The finished pieces of hair, whether made at home or by professional hair workers, were then sent to a goldsmith who would make jewelry fittings for them.  Increasingly, however, pieces were ordered via mail order to be made from beginning to end. Customers could select a design from a catalog, send in the hair they wanted used, and receive the finished product some time later. Hair worked jewelry was a common gift for loved ones.  It was not considered proper for a young lady to give or receive gifts from a man unless they were betrothed; however, gifts of hair were considered acceptable so long as they were not jeweled. Many besotted young men had their lover’s hair woven into watch chains so they could contemplate her several times a day.

Godey’s Lady’s Book was  one of the leading mail order company in the business, as well as the National Artistic Hair work Company.  The 1867 Self-Instructor in the Art of Hair Work by Mark Campbell is the most well known book about hair work technique.


A Hair Feather Design from the National Artistic Hairwork Company’s Catalog


Hairwork necklace detail
Gift of Andrea Tice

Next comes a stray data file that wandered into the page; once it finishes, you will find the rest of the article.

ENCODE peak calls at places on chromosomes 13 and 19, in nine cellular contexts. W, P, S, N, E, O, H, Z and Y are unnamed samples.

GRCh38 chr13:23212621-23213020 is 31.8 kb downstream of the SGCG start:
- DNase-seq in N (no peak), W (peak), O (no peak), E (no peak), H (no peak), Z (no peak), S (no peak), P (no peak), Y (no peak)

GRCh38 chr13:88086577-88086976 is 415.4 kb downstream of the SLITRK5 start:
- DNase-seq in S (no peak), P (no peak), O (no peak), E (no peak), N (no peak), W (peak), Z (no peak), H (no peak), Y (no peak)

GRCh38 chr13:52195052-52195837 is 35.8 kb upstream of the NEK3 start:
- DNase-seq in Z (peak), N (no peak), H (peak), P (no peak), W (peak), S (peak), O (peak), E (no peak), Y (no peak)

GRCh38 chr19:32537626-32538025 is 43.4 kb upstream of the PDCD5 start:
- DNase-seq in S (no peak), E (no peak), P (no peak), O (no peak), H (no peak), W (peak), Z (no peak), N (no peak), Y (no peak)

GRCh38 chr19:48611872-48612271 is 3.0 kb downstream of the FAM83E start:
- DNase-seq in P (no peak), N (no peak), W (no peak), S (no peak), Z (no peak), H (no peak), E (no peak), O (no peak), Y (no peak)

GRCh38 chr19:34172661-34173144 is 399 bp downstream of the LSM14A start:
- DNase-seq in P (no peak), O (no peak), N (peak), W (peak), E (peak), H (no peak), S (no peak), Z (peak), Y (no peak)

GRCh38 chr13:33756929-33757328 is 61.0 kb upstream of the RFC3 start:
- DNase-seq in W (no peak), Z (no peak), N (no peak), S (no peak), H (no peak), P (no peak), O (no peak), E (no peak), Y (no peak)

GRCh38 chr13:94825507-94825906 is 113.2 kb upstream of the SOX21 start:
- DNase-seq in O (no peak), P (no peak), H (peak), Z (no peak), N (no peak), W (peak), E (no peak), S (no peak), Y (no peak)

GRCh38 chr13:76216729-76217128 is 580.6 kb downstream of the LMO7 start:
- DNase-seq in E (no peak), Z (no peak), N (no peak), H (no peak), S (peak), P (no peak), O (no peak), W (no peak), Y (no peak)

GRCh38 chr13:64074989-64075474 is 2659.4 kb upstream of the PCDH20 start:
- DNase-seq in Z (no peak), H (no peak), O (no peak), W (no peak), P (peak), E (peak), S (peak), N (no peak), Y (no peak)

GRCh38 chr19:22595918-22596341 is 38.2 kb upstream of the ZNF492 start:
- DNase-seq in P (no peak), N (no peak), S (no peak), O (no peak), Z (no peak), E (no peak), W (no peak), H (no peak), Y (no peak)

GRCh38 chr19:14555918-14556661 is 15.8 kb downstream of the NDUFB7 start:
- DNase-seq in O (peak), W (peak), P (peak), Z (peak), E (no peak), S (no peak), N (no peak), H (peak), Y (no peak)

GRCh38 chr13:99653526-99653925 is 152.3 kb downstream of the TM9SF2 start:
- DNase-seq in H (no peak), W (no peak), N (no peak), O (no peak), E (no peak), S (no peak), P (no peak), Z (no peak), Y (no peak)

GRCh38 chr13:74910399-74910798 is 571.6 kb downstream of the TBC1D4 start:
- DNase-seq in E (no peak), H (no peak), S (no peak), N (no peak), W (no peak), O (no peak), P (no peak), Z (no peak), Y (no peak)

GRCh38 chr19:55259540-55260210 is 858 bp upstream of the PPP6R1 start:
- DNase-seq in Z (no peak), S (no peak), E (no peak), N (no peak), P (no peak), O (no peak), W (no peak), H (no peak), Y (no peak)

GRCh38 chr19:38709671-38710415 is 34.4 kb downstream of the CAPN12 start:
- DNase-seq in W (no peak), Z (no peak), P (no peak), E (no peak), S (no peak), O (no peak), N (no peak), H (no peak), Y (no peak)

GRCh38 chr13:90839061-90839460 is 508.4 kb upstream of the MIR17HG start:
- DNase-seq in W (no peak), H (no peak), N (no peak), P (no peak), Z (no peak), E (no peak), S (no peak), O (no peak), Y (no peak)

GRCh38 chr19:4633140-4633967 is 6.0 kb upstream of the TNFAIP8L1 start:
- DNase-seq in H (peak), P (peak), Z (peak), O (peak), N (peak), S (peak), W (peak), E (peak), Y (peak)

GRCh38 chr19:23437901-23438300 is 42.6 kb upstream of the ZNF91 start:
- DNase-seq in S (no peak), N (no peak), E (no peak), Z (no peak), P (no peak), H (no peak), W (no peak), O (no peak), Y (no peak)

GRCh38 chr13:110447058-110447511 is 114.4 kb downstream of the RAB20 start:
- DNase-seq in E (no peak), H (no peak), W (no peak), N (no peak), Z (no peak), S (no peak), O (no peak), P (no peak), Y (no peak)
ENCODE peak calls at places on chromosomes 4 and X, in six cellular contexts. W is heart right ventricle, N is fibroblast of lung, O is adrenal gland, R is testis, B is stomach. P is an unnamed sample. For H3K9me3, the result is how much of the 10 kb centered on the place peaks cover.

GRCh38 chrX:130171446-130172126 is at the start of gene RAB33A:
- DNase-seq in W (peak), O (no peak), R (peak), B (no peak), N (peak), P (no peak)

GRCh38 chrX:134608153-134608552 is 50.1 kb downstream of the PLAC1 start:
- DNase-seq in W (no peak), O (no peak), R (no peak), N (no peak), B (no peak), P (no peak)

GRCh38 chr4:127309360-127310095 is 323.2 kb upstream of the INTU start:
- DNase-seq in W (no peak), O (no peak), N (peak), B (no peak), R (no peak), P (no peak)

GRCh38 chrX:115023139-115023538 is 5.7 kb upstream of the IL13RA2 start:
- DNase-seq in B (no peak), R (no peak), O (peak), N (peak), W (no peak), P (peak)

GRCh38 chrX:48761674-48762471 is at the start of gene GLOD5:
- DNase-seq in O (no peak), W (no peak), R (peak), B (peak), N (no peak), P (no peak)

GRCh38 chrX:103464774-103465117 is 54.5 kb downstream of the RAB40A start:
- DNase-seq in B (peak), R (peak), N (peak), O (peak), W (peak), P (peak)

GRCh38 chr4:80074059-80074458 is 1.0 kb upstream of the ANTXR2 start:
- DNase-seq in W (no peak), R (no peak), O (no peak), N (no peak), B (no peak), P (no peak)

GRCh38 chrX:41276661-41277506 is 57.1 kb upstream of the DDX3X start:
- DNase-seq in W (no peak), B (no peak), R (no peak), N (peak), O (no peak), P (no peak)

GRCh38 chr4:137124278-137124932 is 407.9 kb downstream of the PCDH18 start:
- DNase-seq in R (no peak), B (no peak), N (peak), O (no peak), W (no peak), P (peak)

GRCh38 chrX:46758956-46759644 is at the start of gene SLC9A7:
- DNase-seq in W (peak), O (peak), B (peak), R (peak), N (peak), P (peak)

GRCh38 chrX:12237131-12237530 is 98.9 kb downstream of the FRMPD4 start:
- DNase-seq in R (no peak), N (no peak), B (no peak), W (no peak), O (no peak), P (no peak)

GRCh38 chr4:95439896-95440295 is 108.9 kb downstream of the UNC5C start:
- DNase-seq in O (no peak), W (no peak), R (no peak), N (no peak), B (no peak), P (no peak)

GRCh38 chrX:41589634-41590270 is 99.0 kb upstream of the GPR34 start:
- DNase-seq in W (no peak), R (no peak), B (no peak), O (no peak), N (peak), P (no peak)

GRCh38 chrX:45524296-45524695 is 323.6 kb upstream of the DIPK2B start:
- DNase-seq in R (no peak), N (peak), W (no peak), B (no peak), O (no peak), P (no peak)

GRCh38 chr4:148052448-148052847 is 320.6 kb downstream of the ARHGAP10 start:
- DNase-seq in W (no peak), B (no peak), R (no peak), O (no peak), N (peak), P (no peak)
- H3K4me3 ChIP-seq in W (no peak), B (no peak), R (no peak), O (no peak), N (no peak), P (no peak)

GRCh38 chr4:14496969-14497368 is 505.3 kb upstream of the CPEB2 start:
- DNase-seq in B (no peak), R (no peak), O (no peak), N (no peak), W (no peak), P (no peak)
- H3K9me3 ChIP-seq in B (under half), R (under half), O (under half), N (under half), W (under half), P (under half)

Hairwork necklace
Gift of Andrea Tice

The history of hair work can be seen to reflect the rise of industrialism.  In the beginning, made at home or by individual artisans, hair work resisted the homogeneous and shallow commerciality that other jewelry was succumbing to.  However, the market demanded a supply of inexpensive, ready made goods that didn’t require the individual attention that hair work demanded.  By 1908, Sears was advertising their services with the disclaimer, “We do not do this braiding ourselves. We send it out; therefore we cannot guarantee the same hair being used that is sent to us; you must assume all risk.” People started to get disenchanted with hair work because of these kinds of worries and because of the general overly-commercial feeling of the industry which had once been so much about sentimentality.  Stories of unfortunate European peasant girls being shorn bald for the hair trade abounded.  When stories of hair being taken from rotting dead bodies emerged, the public lost patience.  Demand for hair work plummeted to zero within a few short years.  By 1925 the hair work industry was completely at an end.